The death of the report?

New technologies are changing how information is generated, distributed and consumed, with implications for some staple products of many VCOs, publications and reports

The web has become central to our lives and therefore providing web-based information is now a core part of the strategy of many voluntary and community organisations (VCOs). But the online world is developing fast, providing new opportunities to improve how we distribute information and new challenges as patterns of consumption change. These changes reflect the growth of audio and video, tailored content, selective consumption, and expectations that information will be provided quickly and for free.

Text is no longer the only feasible way of conveying information. Online video and audio provide powerful new ways to communicate and are becoming more widespread as broadband usage grows (just observe the popularity of BBC iPlayer). To respond, organisations will need to develop new skills – for example in using video, interviewing and audio or video editing – alongside traditional writing skills.

The internet has made it possible to provide personalised or tailored information reasonably easily, as the process can now be mechanised.

We are becoming more used to telling organisations about our preferences through online ‘profiles’ and, as a result, expect organisations to respond by providing us with information that is appropriate.

Linked to this is the habit of selective consumption. Just as music fans can download individual songs from iTunes instead of buying an entire album, we will increasingly only want to pay for the parts of a publication that we want to read. In this context, providing only full reports may be perceived as being inflexible, just as buying a full album seems unnecessary when we only want to hear the number one single.

The internet has also driven demand for immediate and up-to date information, which is at odds with the usual production timescales for a report. For Third Sector Foresight this was one of the key factors for the development of our online drivers bank which is complemented by our annually published report, Voluntary Sector Strategic Analysis.

For organisations dealing in facts, responding to this trend requires them to channel resources to the continuous updating of online information sources. However, when dealing in ideas or positions this has a more complex implication; it requires us to be comfortable with publishing thoughts that are still ‘under development’. In the future we may never reach a ‘final text’ that is then ‘published’, but instead publish information and ideas in a state of what software developers call ‘perpetual beta’.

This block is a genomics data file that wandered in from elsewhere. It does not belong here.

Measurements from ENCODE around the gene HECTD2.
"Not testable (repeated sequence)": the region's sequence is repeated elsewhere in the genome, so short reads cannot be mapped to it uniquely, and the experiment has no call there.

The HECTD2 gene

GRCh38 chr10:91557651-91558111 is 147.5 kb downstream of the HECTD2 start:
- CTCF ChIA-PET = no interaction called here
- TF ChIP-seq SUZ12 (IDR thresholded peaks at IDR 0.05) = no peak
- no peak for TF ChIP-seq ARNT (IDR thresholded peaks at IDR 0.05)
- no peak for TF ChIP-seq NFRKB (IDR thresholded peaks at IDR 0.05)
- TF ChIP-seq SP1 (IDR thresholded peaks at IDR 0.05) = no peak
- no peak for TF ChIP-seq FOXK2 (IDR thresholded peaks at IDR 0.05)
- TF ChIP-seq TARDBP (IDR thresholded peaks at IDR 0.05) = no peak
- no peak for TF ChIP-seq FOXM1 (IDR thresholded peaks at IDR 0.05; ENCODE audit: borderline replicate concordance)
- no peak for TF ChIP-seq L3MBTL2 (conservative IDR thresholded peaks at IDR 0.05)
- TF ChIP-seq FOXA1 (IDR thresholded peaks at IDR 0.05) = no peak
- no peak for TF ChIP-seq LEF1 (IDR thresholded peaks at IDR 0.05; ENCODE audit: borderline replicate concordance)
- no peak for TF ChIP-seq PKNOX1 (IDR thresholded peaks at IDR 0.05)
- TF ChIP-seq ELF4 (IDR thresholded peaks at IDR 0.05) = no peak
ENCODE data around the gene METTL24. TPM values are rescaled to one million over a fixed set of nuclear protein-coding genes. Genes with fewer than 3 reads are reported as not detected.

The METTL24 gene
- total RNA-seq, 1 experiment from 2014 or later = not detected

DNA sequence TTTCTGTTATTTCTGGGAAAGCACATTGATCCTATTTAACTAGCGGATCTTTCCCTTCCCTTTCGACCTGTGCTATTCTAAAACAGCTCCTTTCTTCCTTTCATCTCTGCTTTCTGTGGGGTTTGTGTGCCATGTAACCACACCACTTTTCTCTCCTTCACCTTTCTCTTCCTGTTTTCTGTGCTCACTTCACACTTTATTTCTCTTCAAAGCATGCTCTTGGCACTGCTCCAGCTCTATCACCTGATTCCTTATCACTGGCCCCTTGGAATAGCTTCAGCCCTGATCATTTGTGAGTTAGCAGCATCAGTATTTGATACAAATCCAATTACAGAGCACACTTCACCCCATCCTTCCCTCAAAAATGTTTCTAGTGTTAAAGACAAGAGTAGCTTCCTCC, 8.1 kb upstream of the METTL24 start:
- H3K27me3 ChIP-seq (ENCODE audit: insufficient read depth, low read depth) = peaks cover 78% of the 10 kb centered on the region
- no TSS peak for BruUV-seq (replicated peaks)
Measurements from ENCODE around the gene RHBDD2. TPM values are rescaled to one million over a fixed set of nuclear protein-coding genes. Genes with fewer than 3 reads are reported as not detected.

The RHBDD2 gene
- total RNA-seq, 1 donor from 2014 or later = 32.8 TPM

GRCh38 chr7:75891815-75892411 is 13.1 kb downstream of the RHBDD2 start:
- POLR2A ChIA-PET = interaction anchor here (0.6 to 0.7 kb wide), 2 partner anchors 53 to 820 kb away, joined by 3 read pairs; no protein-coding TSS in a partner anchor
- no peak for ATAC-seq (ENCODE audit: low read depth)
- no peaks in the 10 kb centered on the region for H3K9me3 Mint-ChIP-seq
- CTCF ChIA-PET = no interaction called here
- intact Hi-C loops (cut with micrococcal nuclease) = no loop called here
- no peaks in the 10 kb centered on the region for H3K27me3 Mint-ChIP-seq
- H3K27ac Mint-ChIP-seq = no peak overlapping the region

The web has also driven an expectation that information will be free, which is challenging for organisations that charge for publications. One response is to mimic new private sector income generation models by shifting from selling ‘products’ like one off  publications to ‘services’.

For example, organisations charge subscriptions for access to the tailored, up-to-date information that the web now allows them to provide. The ease with which online payments can be collected facilitates this and allows for tiered charging according to ability to pay.

All of these drivers suggest that the publication or report may be on its way out. The successful organisations of the future will be those developing their responses now. As JG Ballard said in the 1970s,

Science and technology multiply around us. To an increasing extent they dictate the languages in which we speak and think. Either we use those languages, or we remain mute.

This article originally appeared in the January/February 2009 issue of Engage magazine.

Last updated at 15:08 Mon 18/May/09.
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Kathryn's picture


Third Sector Foresight

What are the other implications of changing information and communications technology, of changing IT for the sector? We think it's vital that organisations put some time aside to think this through so we're holding our next (free) seminar to do just that.

Changing ICT and what it might mean for your organisation is an interactive session where you'll get be able to share ideas and experiences, and come away with some concrete thoughts to feed into your organisational plans. Read more about the seminar.

Join the discussion!

How will this affect your organisation? Have you considered it during your strategic planning? Can you share any interesting relevant links?

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